Earlier this year, Abu Dhabi’s Department of Health (DoH) issued a recommendation for parents to limit their children’s gaming hours to up to two hours per day under supervision, provided the gaming content is educational and interactive.
As recommended by the American Academy of Paediatrics, children under the age of two, said the DoH, should not have any screen time, as overexposure to screens may harm the child’s physical and mental development.
According to some research ‘the average US household owns at least one dedicated game console, PC or smartphone.’
Mobile is becoming a critical part of the game industry; 63 per cent of children aged two to 17 use mobile devices to play.
Results of the 2015 Global School-based Student Health Survey showed that around 56pc of school students aged 13 to 15 spend more than three hours a day playing video games or watching television, whereas the percentage reaches close to 63pc with children aged 16 to 17 years.
“In an era of ubiquitous technology that surrounds our lives whether at home or at school, children have become especially more engrossed in using technology nowadays that it has become almost impossible to unplug completely. However, it is essential to find the right balance between children’s use of technologies, especially long and excessive hours of gaming, and more healthy and active pursuits,” says Dr Jamal Al Mutawa Al Naqbi, manager of community health and surveillance department at DoH.
He says despite the few positive effects associated with gaming such as strategic thinking and problem solving, their negative consequences far outweigh them.
In December 2017, the World Health Organisation (WHO) announced that it was planning to include Gaming Disorder (GD) in the latest edition of the International Classification of Diseases. This followed the American Psychiatric Association’s decision to include Internet Gaming Disorder in the latest edition of the Diagnostic and Statistical Manual of Mental Disorders in 2013.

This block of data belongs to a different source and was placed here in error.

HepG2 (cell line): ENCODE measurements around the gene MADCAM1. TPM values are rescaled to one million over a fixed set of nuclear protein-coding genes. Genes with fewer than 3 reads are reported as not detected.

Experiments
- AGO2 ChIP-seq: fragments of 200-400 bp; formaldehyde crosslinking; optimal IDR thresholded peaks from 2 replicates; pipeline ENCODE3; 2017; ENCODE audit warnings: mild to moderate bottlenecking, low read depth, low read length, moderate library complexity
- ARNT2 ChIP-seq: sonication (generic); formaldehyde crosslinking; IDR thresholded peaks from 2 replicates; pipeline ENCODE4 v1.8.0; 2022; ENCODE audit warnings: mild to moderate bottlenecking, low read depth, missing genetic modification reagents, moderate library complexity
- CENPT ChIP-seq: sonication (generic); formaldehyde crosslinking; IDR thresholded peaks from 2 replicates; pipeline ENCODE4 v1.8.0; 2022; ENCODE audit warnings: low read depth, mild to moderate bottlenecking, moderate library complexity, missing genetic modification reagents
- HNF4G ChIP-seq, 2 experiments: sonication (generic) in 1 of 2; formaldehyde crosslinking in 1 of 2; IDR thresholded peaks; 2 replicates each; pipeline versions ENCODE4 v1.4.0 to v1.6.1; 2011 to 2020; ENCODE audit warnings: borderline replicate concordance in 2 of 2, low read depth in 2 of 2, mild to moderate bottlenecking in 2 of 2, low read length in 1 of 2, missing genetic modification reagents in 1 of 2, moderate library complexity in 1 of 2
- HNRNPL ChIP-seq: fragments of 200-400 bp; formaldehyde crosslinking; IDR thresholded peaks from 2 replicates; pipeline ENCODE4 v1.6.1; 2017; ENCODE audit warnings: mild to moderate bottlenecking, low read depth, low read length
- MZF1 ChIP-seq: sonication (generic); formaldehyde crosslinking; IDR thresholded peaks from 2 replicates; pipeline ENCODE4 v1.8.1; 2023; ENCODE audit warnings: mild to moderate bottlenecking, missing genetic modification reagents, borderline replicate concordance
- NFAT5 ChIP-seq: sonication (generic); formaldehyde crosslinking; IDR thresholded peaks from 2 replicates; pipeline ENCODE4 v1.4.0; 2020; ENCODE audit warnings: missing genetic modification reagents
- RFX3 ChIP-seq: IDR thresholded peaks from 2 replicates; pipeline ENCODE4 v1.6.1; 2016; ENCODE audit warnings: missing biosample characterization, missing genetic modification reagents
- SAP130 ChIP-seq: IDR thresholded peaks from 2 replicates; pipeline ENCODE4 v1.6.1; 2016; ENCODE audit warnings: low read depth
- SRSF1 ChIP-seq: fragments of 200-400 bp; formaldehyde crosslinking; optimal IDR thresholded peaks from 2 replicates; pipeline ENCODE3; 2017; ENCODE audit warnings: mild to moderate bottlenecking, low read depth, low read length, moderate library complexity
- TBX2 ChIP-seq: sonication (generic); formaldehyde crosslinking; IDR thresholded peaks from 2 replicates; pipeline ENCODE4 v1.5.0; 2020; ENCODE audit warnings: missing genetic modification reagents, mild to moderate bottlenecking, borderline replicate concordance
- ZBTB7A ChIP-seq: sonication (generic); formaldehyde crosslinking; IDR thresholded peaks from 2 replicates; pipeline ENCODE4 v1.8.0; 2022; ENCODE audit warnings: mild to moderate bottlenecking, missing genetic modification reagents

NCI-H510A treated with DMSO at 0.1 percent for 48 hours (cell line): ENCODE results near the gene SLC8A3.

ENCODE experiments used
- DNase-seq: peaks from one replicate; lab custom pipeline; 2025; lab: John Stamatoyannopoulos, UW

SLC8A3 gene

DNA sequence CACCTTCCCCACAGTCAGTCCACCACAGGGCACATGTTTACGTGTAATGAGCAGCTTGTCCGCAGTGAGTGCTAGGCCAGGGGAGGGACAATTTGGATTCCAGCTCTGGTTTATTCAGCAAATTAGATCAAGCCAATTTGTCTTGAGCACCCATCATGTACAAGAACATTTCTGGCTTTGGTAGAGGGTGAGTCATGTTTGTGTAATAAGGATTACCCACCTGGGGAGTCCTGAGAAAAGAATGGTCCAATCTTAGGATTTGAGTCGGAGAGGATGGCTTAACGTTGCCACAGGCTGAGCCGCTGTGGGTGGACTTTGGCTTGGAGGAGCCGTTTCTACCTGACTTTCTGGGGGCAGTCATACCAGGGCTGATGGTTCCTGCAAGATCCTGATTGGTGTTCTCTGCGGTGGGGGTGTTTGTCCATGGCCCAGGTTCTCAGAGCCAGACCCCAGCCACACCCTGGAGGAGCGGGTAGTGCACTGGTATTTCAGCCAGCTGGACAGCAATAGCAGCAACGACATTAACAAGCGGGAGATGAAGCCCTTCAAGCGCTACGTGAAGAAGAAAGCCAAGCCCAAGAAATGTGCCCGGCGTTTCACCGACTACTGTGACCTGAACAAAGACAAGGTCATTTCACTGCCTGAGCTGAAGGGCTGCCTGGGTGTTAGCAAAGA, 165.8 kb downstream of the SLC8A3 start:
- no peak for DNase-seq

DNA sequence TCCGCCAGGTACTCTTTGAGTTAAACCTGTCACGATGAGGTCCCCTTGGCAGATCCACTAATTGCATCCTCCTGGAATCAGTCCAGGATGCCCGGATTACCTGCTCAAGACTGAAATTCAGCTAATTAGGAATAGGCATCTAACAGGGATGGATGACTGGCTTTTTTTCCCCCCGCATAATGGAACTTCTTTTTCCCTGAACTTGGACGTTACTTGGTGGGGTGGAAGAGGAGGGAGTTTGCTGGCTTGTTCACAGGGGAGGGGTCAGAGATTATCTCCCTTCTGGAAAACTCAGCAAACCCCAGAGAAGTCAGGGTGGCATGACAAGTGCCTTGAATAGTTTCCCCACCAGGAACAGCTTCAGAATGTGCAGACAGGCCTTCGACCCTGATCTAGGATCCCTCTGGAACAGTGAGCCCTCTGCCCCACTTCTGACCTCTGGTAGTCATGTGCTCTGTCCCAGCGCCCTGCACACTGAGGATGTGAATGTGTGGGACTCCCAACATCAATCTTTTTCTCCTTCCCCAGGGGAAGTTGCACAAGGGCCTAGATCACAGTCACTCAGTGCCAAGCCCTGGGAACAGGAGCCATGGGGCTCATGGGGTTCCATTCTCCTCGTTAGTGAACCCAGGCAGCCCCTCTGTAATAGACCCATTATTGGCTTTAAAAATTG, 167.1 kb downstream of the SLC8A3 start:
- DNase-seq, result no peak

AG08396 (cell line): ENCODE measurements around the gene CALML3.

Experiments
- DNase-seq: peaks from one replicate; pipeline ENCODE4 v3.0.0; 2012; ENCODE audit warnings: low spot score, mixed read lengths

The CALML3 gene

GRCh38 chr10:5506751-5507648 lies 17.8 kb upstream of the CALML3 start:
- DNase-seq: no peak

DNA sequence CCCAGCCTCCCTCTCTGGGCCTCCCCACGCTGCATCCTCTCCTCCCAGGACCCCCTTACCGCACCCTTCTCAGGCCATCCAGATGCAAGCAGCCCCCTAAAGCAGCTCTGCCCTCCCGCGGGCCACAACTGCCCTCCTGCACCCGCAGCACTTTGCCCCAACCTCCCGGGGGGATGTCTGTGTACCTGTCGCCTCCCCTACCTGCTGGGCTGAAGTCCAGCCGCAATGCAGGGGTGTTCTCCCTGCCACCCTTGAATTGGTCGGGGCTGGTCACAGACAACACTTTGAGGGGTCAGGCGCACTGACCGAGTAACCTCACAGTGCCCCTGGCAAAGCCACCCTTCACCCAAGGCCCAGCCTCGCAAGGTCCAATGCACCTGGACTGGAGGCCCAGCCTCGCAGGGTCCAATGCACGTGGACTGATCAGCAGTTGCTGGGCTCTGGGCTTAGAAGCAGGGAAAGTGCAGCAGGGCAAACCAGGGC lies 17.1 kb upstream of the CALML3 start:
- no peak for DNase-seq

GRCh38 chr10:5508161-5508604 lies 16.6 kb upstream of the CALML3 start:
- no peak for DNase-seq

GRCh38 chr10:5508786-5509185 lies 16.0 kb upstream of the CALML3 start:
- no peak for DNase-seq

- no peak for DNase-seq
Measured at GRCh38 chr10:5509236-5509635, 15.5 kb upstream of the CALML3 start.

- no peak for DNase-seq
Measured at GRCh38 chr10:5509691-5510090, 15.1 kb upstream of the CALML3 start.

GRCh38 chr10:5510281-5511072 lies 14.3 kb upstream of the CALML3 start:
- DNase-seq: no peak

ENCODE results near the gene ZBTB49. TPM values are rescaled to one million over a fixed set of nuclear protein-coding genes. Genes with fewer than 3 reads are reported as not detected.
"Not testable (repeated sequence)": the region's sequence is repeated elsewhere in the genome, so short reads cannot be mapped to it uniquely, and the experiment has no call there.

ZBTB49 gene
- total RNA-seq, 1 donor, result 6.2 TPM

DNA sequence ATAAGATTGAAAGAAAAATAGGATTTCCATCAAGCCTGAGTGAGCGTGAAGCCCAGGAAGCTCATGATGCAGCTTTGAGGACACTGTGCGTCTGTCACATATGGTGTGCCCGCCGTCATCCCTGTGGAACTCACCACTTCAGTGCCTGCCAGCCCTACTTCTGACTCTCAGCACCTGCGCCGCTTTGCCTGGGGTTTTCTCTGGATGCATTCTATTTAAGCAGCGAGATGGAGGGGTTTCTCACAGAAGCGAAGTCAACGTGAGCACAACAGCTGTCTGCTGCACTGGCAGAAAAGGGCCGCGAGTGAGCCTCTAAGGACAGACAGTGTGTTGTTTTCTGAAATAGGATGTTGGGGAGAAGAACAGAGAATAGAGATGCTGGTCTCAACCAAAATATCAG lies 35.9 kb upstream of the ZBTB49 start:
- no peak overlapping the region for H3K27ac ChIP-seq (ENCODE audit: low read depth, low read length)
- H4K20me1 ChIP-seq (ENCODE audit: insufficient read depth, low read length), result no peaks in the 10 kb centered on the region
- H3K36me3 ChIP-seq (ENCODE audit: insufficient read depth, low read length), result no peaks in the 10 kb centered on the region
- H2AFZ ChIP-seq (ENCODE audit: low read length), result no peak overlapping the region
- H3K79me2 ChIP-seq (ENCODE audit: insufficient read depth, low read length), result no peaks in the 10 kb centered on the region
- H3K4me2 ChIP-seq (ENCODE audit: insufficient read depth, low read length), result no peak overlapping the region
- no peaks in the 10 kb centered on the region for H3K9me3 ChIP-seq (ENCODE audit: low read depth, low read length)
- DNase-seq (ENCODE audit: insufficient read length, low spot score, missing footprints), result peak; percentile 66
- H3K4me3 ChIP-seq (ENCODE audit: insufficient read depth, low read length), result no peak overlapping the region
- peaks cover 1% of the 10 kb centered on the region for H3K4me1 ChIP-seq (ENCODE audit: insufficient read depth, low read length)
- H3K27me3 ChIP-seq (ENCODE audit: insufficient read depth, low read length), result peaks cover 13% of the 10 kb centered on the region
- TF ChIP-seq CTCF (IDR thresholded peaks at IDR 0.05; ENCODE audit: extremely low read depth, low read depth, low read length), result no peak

According to the WHO, an individual with GD is a person who lets playing video games ‘take precedence over other life interests and daily activities,’ resulting in ‘negative consequences’ such as ‘significant impairment in personal, family, social, educational, occupational or other important areas of functioning.’
We as parents are role models who set an example for children to develop better habits. At the end of the day we are responsible for limiting the hours our children spend using video games and encouraging them to engage in social and sports activities that nurture their mental and physical well-being. A recent incident saw a young boy being rushed to hospital after developing serious addiction to a particular game.
Another case saw a child become suicidal and develop anger issues, after spending hours at a time gaming.
It has also been reported that children who are addicted to video games are more prone to stress, which directly impacts their organs, such as eye strain resulting from prolonged exposure to bright television or computer screens, which causes the eye to produce less moisture.
Despite ongoing studies on the influence of the excessive use of video games on children’s psychological health, the Abu Dhabi DoH believes that these children can suffer behavioural, psychological and social disorders such as isolation, social anxiety, general anxiety, depression and poor academic performance as a result.